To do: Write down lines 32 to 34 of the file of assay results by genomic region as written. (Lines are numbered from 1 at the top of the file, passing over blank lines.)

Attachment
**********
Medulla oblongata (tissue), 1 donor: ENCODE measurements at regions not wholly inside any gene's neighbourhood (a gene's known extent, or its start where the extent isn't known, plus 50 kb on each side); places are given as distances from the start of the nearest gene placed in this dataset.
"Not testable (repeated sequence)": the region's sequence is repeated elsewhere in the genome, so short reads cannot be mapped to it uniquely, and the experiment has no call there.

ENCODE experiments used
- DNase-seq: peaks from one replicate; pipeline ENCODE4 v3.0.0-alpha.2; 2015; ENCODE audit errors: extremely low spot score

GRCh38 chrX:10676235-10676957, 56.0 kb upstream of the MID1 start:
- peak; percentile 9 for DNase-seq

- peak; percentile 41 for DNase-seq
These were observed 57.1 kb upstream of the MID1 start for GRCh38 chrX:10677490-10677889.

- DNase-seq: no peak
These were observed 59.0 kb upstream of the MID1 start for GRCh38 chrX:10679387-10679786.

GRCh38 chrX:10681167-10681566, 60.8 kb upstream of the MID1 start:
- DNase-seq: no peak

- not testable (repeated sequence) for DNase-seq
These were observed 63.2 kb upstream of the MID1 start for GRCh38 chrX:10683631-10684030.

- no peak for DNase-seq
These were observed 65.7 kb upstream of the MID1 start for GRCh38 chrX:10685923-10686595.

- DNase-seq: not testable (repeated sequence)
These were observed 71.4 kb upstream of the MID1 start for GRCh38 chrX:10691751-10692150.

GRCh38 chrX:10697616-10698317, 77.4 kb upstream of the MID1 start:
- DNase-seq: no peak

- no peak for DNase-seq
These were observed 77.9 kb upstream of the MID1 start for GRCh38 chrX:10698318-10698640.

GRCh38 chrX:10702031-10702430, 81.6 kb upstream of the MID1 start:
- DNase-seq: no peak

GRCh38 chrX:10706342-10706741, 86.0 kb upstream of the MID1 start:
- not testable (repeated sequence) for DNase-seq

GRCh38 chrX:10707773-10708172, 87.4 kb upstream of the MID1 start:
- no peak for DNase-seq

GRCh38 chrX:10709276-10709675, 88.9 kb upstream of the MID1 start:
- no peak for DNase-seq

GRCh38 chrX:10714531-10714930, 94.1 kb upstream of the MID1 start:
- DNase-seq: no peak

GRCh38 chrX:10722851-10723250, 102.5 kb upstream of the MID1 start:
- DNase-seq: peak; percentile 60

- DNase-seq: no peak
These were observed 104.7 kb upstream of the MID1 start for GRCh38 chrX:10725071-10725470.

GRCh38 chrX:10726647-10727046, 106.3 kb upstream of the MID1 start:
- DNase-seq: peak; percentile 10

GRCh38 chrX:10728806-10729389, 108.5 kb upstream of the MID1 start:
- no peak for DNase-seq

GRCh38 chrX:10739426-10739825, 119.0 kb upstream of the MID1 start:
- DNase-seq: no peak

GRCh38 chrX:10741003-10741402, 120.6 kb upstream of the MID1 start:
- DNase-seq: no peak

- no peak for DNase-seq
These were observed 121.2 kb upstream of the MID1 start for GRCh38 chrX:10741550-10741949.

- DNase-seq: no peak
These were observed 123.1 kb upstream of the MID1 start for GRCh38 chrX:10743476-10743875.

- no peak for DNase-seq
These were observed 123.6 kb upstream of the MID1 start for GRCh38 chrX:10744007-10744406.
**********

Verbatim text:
- DNase-seq: no peak

GRCh38 chrX:10722851-10723250, 102.5 kb upstream of the MID1 start:
- DNase-seq: peak; percentile 60